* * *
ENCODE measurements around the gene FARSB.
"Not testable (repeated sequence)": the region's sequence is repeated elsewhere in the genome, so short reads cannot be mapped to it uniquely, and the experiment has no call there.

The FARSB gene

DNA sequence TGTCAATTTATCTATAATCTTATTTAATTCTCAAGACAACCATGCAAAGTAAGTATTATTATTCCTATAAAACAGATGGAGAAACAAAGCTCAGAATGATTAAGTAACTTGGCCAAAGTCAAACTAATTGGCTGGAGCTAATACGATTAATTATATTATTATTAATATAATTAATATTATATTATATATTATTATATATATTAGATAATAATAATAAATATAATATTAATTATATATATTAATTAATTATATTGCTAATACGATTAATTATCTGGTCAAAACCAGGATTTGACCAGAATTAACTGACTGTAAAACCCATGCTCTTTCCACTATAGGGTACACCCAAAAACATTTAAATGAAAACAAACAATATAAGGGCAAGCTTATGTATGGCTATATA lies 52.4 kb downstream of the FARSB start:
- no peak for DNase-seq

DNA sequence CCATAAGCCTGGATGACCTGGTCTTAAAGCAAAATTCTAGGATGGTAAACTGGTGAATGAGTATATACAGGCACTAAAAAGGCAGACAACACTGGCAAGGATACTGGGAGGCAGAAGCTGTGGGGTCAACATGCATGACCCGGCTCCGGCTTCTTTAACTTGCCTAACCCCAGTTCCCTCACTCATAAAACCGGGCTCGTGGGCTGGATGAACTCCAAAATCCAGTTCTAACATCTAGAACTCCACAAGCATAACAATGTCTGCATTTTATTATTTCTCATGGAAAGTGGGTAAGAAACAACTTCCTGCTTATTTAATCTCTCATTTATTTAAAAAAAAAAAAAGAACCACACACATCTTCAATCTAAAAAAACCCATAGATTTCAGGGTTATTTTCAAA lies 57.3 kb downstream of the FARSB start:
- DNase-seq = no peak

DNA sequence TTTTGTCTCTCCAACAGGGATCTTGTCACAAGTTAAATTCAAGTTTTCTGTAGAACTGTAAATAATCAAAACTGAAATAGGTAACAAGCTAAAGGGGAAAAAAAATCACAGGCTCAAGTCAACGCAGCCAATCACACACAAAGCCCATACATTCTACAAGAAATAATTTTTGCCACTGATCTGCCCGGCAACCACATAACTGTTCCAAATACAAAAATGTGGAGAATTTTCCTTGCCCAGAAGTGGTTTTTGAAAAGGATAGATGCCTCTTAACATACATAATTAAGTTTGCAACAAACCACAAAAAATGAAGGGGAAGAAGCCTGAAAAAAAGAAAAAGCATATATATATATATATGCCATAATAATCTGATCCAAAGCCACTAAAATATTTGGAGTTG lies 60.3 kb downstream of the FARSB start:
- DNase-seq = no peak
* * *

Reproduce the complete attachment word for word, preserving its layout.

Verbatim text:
ENCODE measurements around the gene FARSB.
"Not testable (repeated sequence)": the region's sequence is repeated elsewhere in the genome, so short reads cannot be mapped to it uniquely, and the experiment has no call there.

The FARSB gene

DNA sequence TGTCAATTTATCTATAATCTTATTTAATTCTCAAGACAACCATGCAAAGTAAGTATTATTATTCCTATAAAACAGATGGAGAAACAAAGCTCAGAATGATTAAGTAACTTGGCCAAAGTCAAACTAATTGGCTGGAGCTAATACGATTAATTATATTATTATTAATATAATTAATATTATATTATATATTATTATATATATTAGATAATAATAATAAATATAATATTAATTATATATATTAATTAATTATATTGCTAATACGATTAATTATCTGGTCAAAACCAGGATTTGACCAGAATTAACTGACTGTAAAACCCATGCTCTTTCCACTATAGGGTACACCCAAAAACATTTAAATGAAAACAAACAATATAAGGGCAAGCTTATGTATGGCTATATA lies 52.4 kb downstream of the FARSB start:
- no peak for DNase-seq

DNA sequence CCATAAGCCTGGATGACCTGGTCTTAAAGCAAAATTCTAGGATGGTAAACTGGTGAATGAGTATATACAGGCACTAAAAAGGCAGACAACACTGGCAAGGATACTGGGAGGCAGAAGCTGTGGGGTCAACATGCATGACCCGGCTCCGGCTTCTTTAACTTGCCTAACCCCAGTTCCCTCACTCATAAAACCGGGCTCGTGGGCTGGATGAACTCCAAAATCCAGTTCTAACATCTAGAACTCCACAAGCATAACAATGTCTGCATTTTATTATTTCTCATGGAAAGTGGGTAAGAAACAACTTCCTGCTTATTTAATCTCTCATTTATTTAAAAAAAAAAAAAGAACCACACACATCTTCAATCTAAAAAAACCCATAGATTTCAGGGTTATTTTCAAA lies 57.3 kb downstream of the FARSB start:
- DNase-seq = no peak

DNA sequence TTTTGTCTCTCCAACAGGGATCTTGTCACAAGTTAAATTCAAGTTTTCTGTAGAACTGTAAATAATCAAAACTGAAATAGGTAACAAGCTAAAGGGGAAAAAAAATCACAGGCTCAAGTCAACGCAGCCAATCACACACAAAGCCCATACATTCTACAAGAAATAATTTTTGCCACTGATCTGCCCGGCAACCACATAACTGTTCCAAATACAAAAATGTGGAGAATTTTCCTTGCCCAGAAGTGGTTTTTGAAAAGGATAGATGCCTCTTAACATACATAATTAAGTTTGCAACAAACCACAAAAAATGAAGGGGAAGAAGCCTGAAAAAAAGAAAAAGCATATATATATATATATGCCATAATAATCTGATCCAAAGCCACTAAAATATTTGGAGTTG lies 60.3 kb downstream of the FARSB start:
- DNase-seq = no peak